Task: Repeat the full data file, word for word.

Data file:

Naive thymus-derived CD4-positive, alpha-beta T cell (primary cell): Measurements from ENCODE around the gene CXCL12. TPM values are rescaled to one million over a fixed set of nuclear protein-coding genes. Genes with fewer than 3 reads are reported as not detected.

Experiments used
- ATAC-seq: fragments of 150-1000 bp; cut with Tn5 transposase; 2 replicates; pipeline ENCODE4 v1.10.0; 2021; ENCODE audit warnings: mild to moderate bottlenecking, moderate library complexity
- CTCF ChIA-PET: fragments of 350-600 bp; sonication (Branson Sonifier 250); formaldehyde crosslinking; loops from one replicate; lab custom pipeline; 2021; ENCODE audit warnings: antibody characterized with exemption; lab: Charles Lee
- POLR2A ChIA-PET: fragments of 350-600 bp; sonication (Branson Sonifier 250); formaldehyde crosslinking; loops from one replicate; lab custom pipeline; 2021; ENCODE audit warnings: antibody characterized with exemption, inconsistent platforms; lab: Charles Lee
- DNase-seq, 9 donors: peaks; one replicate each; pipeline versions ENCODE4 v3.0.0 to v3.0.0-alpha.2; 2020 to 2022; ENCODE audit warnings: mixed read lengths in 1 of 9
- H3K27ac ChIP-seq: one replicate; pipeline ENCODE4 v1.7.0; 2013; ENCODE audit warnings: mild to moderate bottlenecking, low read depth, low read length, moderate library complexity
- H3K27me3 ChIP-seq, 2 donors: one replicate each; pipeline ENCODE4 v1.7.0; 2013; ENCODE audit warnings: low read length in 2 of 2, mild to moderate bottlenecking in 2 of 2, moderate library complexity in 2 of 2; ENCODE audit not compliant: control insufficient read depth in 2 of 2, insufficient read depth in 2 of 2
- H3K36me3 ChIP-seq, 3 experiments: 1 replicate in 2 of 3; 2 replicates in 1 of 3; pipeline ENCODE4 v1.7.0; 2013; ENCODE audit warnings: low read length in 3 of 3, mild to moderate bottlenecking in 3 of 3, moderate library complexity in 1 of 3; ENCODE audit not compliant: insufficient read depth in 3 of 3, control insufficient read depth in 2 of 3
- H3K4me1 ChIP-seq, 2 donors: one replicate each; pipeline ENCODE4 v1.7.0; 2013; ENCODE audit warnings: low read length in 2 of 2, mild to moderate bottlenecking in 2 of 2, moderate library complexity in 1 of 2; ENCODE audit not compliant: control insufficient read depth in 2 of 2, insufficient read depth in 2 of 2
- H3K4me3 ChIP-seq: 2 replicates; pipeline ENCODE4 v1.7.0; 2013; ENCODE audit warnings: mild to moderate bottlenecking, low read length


Naive thymus-derived CD4-positive, alpha-beta T cell (primary cell): Measurements from ENCODE around the gene CXCL12. TPM values are rescaled to one million over a fixed set of nuclear protein-coding genes. Genes with fewer than 3 reads are reported as not detected.

Experiments used
- ATAC-seq: fragments of 150-1000 bp; cut with Tn5 transposase; 2 replicates; pipeline ENCODE4 v1.10.0; 2021; ENCODE audit warnings: mild to moderate bottlenecking, moderate library complexity
- CTCF ChIA-PET: fragments of 350-600 bp; sonication (Branson Sonifier 250); formaldehyde crosslinking; loops from one replicate; lab custom pipeline; 2021; ENCODE audit warnings: antibody characterized with exemption; lab: Charles Lee
- POLR2A ChIA-PET: fragments of 350-600 bp; sonication (Branson Sonifier 250); formaldehyde crosslinking; loops from one replicate; lab custom pipeline; 2021; ENCODE audit warnings: antibody characterized with exemption, inconsistent platforms; lab: Charles Lee
- DNase-seq, 9 donors: peaks; one replicate each; pipeline versions ENCODE4 v3.0.0 to v3.0.0-alpha.2; 2020 to 2022; ENCODE audit warnings: mixed read lengths in 1 of 9
- H3K27ac ChIP-seq: one replicate; pipeline ENCODE4 v1.7.0; 2013; ENCODE audit warnings: mild to moderate bottlenecking, low read depth, low read length, moderate library complexity
- H3K27me3 ChIP-seq, 2 donors: one replicate each; pipeline ENCODE4 v1.7.0; 2013; ENCODE audit warnings: low read length in 2 of 2, mild to moderate bottlenecking in 2 of 2, moderate library complexity in 2 of 2; ENCODE audit not compliant: control insufficient read depth in 2 of 2, insufficient read depth in 2 of 2
- H3K36me3 ChIP-seq, 3 experiments: 1 replicate in 2 of 3; 2 replicates in 1 of 3; pipeline ENCODE4 v1.7.0; 2013; ENCODE audit warnings: low read length in 3 of 3, mild to moderate bottlenecking in 3 of 3, moderate library complexity in 1 of 3; ENCODE audit not compliant: insufficient read depth in 3 of 3, control insufficient read depth in 2 of 3
- H3K4me1 ChIP-seq, 2 donors: one replicate each; pipeline ENCODE4 v1.7.0; 2013; ENCODE audit warnings: low read length in 2 of 2, mild to moderate bottlenecking in 2 of 2, moderate library complexity in 1 of 2; ENCODE audit not compliant: control insufficient read depth in 2 of 2, insufficient read depth in 2 of 2
- H3K4me3 ChIP-seq: 2 replicates; pipeline ENCODE4 v1.7.0; 2013; ENCODE audit warnings: mild to moderate bottlenecking, low read length